Stack Overflow is a community of 4.7 million programmers, just like you, helping each other.

Join them; it only takes a minute:

Sign up
Join the Stack Overflow community to:
  1. Ask programming questions
  2. Answer and help your peers
  3. Get recognized for your expertise

I just learned about this fine looking syntax


to get an empty List with elements which are supposedly of type String. Java's source looks like this:

public static final List EMPTY_LIST = new EmptyList<Object>();
public static final <T> List<T> emptyList() {
  return (List<T>) EMPTY_LIST;

Now if I code a method in that way where the generic type does not appear in the parameter list, is there any way how I can access the actual class that becomes T?

I'm saying, up to now my approach to code the same thing would have been

private <T> T get(String key, Class<T> clazz) {
  // here I can do whatever I want with clazz, e.g.:
  return clazz.cast(value);

If I removed the clazz-parameter I wouldn't be able to do the cast(). Obviously I could do

  return (T) value;

but that gives me the usual warning Type safety: Unchecked cast from Object to T. Ok, @SuppressWarnings("unchecked") helps here, but actually I want to do something with the intended return type of the method. If I add a local variable

T retValue;

I'd have to initialise it with something, null doesn't help. After I assign it like

T retValue = (T) value;

I could do, e.g.


but if the cast fails I end up with no information about T again.

Since Java (or at least my Java 6) does not have the generic info any more during runtime, I currently can't think of a way to do this. Is there a way? Or do I have to stick with my "old" approach here?

Please note that the example I lined out is very simple and doesn't make much sense. I want to do more complicated stuff here, but that's out of the scope.

share|improve this question
looks like a duplicate of this question – Nitzan Volman Dec 8 '11 at 19:00
@NitzanVolman: To a certain extent you are right, but it's not completely. – sjngm Dec 8 '11 at 19:04
up vote 5 down vote accepted

If you want the generic type at runtime you need to either have it as a field or create a sub-class of a type for a specific combination of types.


List<String> list = new ArrayList<String>() {}; // creates a generic sub-type
final Class type = (Class) ((ParameterizedType) list.getClass()


class java.lang.String
share|improve this answer
That's cool, I didn't know about that. – Stephen P Dec 8 '11 at 20:15
i.e. you can't get the generic type of a class, but can get the types of a super class (and super interfaces) – Peter Lawrey Dec 8 '11 at 20:20
@PeterLawrey: Whow, thanks. However, if I use List<T> list = new ArrayList<T>() {}; it doesn't work. getActualTypeArguments()[0] is a sun.reflect.generics.reflectiveObjects.TypeVariableImpl. Does that make sense? – sjngm Dec 8 '11 at 20:58
Can you print list.getClass()? I suspect its ArrayList in your case. – Peter Lawrey Dec 8 '11 at 21:00
Unless you construct the original collection with a real type, it won't have a real parameter type. – Peter Lawrey Dec 8 '11 at 21:20

You can't, unfortunately. All generics and type parameters are erased in runtime. So in runtime the type of your T is simply Object

share|improve this answer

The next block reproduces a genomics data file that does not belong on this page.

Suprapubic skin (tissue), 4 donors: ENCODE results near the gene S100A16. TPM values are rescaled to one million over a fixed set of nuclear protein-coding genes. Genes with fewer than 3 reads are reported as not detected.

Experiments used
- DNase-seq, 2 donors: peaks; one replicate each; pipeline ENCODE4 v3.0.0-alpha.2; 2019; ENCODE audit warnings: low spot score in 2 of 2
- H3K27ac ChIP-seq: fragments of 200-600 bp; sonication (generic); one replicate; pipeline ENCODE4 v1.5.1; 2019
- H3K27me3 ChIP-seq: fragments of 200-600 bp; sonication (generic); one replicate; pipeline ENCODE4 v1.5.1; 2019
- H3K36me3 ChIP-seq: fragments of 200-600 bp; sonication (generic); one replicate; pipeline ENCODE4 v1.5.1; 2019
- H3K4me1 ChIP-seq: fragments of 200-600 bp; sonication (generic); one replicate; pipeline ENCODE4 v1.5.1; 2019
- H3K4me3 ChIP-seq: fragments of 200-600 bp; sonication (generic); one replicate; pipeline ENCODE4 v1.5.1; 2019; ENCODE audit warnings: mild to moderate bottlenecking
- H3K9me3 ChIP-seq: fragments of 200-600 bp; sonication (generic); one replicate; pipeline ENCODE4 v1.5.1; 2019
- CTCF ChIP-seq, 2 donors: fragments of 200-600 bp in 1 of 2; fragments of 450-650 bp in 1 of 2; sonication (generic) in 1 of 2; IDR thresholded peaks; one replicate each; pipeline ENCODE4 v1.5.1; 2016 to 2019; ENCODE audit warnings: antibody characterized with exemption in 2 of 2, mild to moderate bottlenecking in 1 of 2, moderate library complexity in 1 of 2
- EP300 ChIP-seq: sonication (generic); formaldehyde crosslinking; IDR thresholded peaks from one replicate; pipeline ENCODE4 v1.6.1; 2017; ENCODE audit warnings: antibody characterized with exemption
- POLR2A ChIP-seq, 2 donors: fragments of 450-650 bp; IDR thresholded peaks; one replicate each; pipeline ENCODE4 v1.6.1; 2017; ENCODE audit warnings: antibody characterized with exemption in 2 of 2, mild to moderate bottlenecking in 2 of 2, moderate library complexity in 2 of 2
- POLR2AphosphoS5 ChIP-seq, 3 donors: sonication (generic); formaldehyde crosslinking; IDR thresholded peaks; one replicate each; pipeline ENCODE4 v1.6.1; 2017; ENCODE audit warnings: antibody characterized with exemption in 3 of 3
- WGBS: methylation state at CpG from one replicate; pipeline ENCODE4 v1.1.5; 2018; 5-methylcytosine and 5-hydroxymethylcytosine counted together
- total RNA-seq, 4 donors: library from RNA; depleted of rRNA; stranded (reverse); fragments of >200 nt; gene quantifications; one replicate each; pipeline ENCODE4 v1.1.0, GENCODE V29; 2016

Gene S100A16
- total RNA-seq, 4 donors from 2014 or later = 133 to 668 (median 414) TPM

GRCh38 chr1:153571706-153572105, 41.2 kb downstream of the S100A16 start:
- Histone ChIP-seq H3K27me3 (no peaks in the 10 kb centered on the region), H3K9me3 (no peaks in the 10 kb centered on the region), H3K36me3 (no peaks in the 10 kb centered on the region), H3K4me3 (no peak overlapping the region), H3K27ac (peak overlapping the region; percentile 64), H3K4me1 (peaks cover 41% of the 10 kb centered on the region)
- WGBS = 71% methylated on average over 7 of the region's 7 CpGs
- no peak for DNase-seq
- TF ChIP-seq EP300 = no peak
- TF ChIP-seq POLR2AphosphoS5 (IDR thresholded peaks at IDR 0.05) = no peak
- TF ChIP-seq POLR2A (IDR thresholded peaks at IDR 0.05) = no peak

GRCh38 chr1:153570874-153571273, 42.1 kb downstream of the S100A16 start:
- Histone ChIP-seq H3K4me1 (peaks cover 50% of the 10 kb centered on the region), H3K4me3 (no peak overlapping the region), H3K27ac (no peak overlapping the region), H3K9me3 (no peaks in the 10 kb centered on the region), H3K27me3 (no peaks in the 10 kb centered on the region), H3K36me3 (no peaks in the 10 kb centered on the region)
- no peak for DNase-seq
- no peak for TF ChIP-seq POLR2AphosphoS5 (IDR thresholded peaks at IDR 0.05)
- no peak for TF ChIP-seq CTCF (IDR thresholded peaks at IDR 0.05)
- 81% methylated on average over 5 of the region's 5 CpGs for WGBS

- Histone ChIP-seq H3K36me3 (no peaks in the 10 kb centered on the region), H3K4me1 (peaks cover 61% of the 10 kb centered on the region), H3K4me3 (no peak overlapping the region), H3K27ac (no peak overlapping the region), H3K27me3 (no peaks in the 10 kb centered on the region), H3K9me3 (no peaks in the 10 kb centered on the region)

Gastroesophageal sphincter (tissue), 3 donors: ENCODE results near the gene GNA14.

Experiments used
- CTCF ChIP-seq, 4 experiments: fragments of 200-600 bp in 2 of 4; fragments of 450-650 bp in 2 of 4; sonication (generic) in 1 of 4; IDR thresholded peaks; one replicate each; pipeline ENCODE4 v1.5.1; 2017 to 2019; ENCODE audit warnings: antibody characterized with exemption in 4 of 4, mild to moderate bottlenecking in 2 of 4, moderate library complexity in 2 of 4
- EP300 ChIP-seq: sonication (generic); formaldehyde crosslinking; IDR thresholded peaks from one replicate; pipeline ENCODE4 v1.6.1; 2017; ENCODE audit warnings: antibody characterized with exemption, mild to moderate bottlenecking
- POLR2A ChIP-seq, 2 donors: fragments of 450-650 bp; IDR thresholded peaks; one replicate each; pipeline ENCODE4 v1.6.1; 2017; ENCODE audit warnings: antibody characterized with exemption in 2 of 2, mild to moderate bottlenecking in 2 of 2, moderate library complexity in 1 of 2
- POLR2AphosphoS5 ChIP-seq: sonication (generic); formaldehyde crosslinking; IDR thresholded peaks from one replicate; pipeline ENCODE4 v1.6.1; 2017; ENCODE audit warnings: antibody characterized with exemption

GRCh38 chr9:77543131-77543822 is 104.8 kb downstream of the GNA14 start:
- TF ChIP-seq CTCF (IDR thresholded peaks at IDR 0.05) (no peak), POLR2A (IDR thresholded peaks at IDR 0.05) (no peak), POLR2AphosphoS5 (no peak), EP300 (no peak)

Agreed, I have several methods like private <T> T get(String key, Class<T> clazz) because of this. – Dave Dec 8 '11 at 19:11

retValue.getClass().getName() will always return the runtime type of the object and not the class name of the parameter type.

If you want to grab the parameter class, there's no other way than to use your first solution. (That is, pass the class object explicitly.)

share|improve this answer
You are right, that would have been another side-effect I didn't want to happen. – sjngm Dec 8 '11 at 18:58

As you mentioned, Java generics are build time only. They are not used at run time.

Because of this, the old approach you were using will be your only way to accomplish this.

share|improve this answer

I find out that there is one solution for getting Class<?> from T:

public class Action<T>{

public Class<?> getGenericType(Object action) throws ClassNotFoundException{
   Type type =
   String sType[] = type.toString().split(" ");

   if(sType.length != 2)
      throw new ClassNotFoundException();

   return Class.forName(sType[1]);

The usage of code above:

Action<String> myAction = new Action<String>();


I did not tested this with primitive types (int, byte, boolean).

I think that it is not very fast, but you do not have to pass Class<?> to constructor.


The usage above is not right, because generic superclass is not available for Action<String>. Generic super class will be available only for inherited class like class ActionWithParam extends Action<String>{}. This is reason why I changed my mind and now I suggest to pass class parameter to constructor, too. Thanks to newacct for correction.

share|improve this answer
this is wrong.. – newacct Feb 4 '14 at 10:00
What is wrong? I know that there should be lenght checking and iteration in ((ParameterizedType)action.getClass().getGenericSuperclass()).getActualTypeArgum‌​‌​ents() and comparsion of sType[0] with "class". I use this in my custom remote method invocation and it works. Please give me some hints if there is something other wrong. – ivanesko Mar 1 '14 at 20:57
the code as shown does not "work" – newacct Mar 2 '14 at 4:34
I copied wrong part of my example. I have tested similar part of code and find out that it will work only for inherited classes (class example extends Action<String>) and not for directly generic classes (new Action<String>) as I wrote above. – ivanesko May 3 '14 at 19:36

Your Answer


By posting your answer, you agree to the privacy policy and terms of service.

Not the answer you're looking for? Browse other questions tagged or ask your own question.